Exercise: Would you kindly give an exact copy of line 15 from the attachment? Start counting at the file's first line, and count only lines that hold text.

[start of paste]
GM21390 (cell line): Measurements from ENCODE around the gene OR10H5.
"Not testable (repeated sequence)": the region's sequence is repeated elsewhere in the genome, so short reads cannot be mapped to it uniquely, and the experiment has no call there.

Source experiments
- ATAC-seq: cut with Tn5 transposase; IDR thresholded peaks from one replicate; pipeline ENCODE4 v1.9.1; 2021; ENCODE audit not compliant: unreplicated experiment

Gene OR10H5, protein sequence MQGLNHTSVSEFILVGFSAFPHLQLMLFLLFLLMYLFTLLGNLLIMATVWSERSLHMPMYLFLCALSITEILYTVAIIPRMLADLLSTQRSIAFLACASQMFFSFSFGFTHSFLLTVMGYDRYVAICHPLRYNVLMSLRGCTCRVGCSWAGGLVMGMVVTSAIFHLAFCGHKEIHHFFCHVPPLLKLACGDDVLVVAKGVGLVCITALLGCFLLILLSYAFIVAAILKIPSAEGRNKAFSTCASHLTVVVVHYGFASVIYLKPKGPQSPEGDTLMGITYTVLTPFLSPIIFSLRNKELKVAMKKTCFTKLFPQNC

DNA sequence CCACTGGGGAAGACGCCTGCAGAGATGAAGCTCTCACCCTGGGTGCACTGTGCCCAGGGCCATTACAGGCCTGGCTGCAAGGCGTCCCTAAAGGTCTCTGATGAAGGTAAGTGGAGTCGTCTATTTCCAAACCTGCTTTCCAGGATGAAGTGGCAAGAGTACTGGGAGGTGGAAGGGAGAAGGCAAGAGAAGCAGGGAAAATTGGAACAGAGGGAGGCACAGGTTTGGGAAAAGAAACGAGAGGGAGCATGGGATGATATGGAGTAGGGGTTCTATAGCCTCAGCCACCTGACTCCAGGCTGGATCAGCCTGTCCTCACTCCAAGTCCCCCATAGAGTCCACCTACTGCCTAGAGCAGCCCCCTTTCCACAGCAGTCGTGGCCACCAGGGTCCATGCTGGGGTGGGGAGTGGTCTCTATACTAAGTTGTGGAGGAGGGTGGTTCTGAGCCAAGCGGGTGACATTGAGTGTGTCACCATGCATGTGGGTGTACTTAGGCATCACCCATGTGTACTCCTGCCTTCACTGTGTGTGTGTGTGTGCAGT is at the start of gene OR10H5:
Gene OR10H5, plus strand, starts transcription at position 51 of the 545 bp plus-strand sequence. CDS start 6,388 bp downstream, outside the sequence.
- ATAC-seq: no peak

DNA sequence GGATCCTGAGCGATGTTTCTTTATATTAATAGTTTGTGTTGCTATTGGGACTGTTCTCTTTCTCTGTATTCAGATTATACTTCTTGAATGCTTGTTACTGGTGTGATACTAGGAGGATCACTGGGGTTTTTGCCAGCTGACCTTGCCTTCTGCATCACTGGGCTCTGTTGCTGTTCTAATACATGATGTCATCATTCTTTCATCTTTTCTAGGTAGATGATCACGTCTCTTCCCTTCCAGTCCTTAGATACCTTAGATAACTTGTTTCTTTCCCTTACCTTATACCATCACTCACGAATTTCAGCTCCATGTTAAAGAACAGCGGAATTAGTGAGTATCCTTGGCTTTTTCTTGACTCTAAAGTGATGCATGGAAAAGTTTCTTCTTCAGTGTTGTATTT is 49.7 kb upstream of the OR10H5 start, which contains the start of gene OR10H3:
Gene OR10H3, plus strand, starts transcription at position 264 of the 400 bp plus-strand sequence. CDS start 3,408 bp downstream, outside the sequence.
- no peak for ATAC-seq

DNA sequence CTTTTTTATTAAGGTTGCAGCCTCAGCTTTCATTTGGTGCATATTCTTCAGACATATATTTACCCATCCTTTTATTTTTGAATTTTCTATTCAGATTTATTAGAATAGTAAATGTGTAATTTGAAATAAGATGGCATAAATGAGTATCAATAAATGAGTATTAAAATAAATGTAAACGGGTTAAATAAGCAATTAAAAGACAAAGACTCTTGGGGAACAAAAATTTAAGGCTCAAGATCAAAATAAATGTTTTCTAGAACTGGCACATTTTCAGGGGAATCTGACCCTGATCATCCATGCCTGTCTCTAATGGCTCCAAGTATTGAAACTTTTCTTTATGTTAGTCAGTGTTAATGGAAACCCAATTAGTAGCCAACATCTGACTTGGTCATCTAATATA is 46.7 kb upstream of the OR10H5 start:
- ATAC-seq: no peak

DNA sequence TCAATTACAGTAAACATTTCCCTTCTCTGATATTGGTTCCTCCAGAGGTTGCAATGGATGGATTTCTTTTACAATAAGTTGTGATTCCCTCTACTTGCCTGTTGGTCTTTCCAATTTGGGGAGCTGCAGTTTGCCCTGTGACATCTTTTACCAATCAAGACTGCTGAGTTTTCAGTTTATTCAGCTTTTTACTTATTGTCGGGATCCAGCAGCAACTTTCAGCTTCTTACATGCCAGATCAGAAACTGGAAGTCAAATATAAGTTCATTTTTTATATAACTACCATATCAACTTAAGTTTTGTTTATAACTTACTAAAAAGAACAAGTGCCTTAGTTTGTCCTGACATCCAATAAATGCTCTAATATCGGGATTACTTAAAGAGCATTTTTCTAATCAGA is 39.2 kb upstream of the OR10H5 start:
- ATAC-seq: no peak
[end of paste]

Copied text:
- ATAC-seq: no peak